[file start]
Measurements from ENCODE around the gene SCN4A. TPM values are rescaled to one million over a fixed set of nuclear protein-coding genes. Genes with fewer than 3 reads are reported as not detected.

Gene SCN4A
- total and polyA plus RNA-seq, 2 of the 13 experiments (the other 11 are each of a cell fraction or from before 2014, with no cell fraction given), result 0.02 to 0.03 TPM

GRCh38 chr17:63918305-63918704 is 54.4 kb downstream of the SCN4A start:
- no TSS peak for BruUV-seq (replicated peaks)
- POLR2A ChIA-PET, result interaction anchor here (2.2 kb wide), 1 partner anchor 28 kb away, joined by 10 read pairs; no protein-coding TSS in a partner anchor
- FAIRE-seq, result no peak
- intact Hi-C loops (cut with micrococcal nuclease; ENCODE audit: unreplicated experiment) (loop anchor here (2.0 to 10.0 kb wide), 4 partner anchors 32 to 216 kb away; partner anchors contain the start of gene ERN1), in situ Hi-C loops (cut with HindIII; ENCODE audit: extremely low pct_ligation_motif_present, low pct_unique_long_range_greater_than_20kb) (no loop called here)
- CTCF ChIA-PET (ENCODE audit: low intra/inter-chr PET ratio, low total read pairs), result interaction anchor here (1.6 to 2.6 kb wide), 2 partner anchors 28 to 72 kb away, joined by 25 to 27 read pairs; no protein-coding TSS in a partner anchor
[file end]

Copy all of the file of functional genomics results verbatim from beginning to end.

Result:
Measurements from ENCODE around the gene SCN4A. TPM values are rescaled to one million over a fixed set of nuclear protein-coding genes. Genes with fewer than 3 reads are reported as not detected.

Gene SCN4A
- total and polyA plus RNA-seq, 2 of the 13 experiments (the other 11 are each of a cell fraction or from before 2014, with no cell fraction given), result 0.02 to 0.03 TPM

GRCh38 chr17:63918305-63918704 is 54.4 kb downstream of the SCN4A start:
- no TSS peak for BruUV-seq (replicated peaks)
- POLR2A ChIA-PET, result interaction anchor here (2.2 kb wide), 1 partner anchor 28 kb away, joined by 10 read pairs; no protein-coding TSS in a partner anchor
- FAIRE-seq, result no peak
- intact Hi-C loops (cut with micrococcal nuclease; ENCODE audit: unreplicated experiment) (loop anchor here (2.0 to 10.0 kb wide), 4 partner anchors 32 to 216 kb away; partner anchors contain the start of gene ERN1), in situ Hi-C loops (cut with HindIII; ENCODE audit: extremely low pct_ligation_motif_present, low pct_unique_long_range_greater_than_20kb) (no loop called here)
- CTCF ChIA-PET (ENCODE audit: low intra/inter-chr PET ratio, low total read pairs), result interaction anchor here (1.6 to 2.6 kb wide), 2 partner anchors 28 to 72 kb away, joined by 25 to 27 read pairs; no protein-coding TSS in a partner anchor